Remote Desktop Connection is a useful feature in Windows that allows you to log on and view the desktop of another computer via your internet connection from your own computer. This article will explain how to use your local drives during a Remote Desktop session.
Using Local Drives
Within the ‘new’ computer everything will be as it normally is when you log in at school/work. So, in My Computer, the drives will all be the same as you would find normally. However, it only shows the drives on the remote computer as a default, but you may want it to your own drives on your computer – local drives.
This is quite a simple process, but for some reason it is hidden away within the Remote Desktop options, but here’s how you do it:
1: Open Remote Desktop Connection: Start – All Programs - Accessories – Remote Desktop Connection
2: When the Window pops up, click options
3: Click on the Local Resources Tab
5: A new window will now pop up with another series of check boxes. Here is where you choose whether to show your local drives or not. In the box there is a Drives section, and this is where you choose to show them or not – if you expand it it will show all your currently connected drives, and you can choose whether to show these or not, and also a useful feature; ‘Drives that I connect to later.’ It is worth checking this as well.
With regards to the other options, check the box saying ‘Supported Plug & Play Devices’ because this will allow any new devices that you plug in (that use Plug & play, like virtually all new USB devices do)
Finally, smart cards will probably already be checked, and you can choose whether you would like these and serial ports to be used in your remote session.
Personally I have everything checked, but this is up to you!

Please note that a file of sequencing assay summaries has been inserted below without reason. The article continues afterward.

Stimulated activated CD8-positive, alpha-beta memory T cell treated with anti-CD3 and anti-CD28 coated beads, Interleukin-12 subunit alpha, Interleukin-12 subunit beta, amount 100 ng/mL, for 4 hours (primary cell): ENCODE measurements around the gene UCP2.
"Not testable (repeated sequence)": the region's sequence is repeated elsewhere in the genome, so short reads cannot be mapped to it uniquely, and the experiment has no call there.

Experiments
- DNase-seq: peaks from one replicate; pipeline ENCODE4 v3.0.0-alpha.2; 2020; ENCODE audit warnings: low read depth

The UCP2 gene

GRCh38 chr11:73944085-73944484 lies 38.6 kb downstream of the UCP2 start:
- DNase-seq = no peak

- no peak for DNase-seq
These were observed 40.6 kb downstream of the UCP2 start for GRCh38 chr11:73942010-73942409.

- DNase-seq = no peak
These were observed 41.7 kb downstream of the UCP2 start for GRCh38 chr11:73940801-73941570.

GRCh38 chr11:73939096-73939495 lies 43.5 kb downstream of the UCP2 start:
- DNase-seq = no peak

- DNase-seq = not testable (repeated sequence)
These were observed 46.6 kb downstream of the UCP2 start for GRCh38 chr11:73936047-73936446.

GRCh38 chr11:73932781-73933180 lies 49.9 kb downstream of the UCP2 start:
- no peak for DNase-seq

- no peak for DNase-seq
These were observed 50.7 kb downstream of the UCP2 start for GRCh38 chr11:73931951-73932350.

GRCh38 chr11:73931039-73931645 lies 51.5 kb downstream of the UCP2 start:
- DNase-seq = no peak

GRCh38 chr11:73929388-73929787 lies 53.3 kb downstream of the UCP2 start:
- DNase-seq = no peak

6: Ok, so now that you have enabled all the drives, you have to load up your Remote Desktop Connection and then log in like you normally do.
7: Click on My Computer and you can now see that it has changed.
Before it will have had 1 and possibly 2 sections: Network Location (showing the drive/s on the network computer) and then possibly Devices with Removable Storage (as it says, only on the remote computer, so these are not actually removable to you at home!)
Now there is a third section – Other
The drives listed here are all the drives on your computer. Unfortunately drive names are not carried across, so unless you know the actual drive names you may have to work out which is which by trial and error (tip: the c drive is almost always your system drive)
When you open one of the drives it is just like normal – everything will be in the same place, and, of course, if you try to open something it will open on the remote computer!
It should end up having the usual ‘My Computer, but with your own drives at the bottom
They will be called – (computer name) and then drive letter
This process should work, but any problems just leave a forum post.
Programmer by day, geek by night, The Geek, also known as Lowell Heddings, spends all his free time bringing you fresh geekery on a daily basis. You can follow him on Google+ if you'd like.
- Published 07/16/10